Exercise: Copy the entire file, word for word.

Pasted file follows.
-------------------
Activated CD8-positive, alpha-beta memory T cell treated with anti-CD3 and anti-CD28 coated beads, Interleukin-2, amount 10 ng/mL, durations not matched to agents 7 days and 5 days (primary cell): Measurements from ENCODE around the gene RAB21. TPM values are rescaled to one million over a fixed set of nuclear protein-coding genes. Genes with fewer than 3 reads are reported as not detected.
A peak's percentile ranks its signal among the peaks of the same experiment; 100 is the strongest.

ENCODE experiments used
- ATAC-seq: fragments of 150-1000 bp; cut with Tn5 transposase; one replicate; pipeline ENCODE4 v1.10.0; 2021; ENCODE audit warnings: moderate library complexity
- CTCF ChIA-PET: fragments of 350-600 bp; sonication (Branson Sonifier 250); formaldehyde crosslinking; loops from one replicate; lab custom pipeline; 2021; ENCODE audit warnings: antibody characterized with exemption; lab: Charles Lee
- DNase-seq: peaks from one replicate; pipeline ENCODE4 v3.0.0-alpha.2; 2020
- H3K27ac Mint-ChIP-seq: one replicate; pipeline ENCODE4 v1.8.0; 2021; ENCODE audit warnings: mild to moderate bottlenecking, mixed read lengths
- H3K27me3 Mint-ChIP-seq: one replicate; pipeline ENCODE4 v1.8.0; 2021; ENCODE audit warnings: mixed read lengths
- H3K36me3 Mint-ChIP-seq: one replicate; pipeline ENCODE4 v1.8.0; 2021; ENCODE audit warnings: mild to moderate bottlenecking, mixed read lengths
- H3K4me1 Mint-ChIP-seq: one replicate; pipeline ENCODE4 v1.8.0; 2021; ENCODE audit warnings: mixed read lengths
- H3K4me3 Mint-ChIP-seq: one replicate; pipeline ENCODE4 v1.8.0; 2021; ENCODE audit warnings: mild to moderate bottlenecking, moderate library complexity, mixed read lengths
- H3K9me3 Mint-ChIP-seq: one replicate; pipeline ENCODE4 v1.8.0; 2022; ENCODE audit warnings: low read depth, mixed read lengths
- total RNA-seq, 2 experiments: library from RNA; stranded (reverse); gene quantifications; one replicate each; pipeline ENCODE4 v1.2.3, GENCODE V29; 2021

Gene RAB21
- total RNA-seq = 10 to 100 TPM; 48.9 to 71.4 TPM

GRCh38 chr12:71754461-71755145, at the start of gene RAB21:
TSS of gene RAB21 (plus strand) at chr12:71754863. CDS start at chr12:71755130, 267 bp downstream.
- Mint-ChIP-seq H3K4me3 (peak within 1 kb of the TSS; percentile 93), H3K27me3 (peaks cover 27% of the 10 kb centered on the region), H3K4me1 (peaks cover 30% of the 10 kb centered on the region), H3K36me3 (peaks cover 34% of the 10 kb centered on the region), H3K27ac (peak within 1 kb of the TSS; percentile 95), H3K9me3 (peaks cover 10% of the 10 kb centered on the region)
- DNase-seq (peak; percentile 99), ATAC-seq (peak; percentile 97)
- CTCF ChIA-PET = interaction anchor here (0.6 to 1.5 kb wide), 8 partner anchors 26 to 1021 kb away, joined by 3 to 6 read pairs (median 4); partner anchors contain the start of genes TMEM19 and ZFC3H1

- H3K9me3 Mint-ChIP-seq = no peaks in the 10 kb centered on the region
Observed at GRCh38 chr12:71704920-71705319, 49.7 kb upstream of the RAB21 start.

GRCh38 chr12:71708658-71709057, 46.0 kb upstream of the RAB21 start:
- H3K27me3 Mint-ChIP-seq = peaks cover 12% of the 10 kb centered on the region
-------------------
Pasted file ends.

Activated CD8-positive, alpha-beta memory T cell treated with anti-CD3 and anti-CD28 coated beads, Interleukin-2, amount 10 ng/mL, durations not matched to agents 7 days and 5 days (primary cell): Measurements from ENCODE around the gene RAB21. TPM values are rescaled to one million over a fixed set of nuclear protein-coding genes. Genes with fewer than 3 reads are reported as not detected.
A peak's percentile ranks its signal among the peaks of the same experiment; 100 is the strongest.

ENCODE experiments used
- ATAC-seq: fragments of 150-1000 bp; cut with Tn5 transposase; one replicate; pipeline ENCODE4 v1.10.0; 2021; ENCODE audit warnings: moderate library complexity
- CTCF ChIA-PET: fragments of 350-600 bp; sonication (Branson Sonifier 250); formaldehyde crosslinking; loops from one replicate; lab custom pipeline; 2021; ENCODE audit warnings: antibody characterized with exemption; lab: Charles Lee
- DNase-seq: peaks from one replicate; pipeline ENCODE4 v3.0.0-alpha.2; 2020
- H3K27ac Mint-ChIP-seq: one replicate; pipeline ENCODE4 v1.8.0; 2021; ENCODE audit warnings: mild to moderate bottlenecking, mixed read lengths
- H3K27me3 Mint-ChIP-seq: one replicate; pipeline ENCODE4 v1.8.0; 2021; ENCODE audit warnings: mixed read lengths
- H3K36me3 Mint-ChIP-seq: one replicate; pipeline ENCODE4 v1.8.0; 2021; ENCODE audit warnings: mild to moderate bottlenecking, mixed read lengths
- H3K4me1 Mint-ChIP-seq: one replicate; pipeline ENCODE4 v1.8.0; 2021; ENCODE audit warnings: mixed read lengths
- H3K4me3 Mint-ChIP-seq: one replicate; pipeline ENCODE4 v1.8.0; 2021; ENCODE audit warnings: mild to moderate bottlenecking, moderate library complexity, mixed read lengths
- H3K9me3 Mint-ChIP-seq: one replicate; pipeline ENCODE4 v1.8.0; 2022; ENCODE audit warnings: low read depth, mixed read lengths
- total RNA-seq, 2 experiments: library from RNA; stranded (reverse); gene quantifications; one replicate each; pipeline ENCODE4 v1.2.3, GENCODE V29; 2021

Gene RAB21
- total RNA-seq = 10 to 100 TPM; 48.9 to 71.4 TPM

GRCh38 chr12:71754461-71755145, at the start of gene RAB21:
TSS of gene RAB21 (plus strand) at chr12:71754863. CDS start at chr12:71755130, 267 bp downstream.
- Mint-ChIP-seq H3K4me3 (peak within 1 kb of the TSS; percentile 93), H3K27me3 (peaks cover 27% of the 10 kb centered on the region), H3K4me1 (peaks cover 30% of the 10 kb centered on the region), H3K36me3 (peaks cover 34% of the 10 kb centered on the region), H3K27ac (peak within 1 kb of the TSS; percentile 95), H3K9me3 (peaks cover 10% of the 10 kb centered on the region)
- DNase-seq (peak; percentile 99), ATAC-seq (peak; percentile 97)
- CTCF ChIA-PET = interaction anchor here (0.6 to 1.5 kb wide), 8 partner anchors 26 to 1021 kb away, joined by 3 to 6 read pairs (median 4); partner anchors contain the start of genes TMEM19 and ZFC3H1

- H3K9me3 Mint-ChIP-seq = no peaks in the 10 kb centered on the region
Observed at GRCh38 chr12:71704920-71705319, 49.7 kb upstream of the RAB21 start.

GRCh38 chr12:71708658-71709057, 46.0 kb upstream of the RAB21 start:
- H3K27me3 Mint-ChIP-seq = peaks cover 12% of the 10 kb centered on the region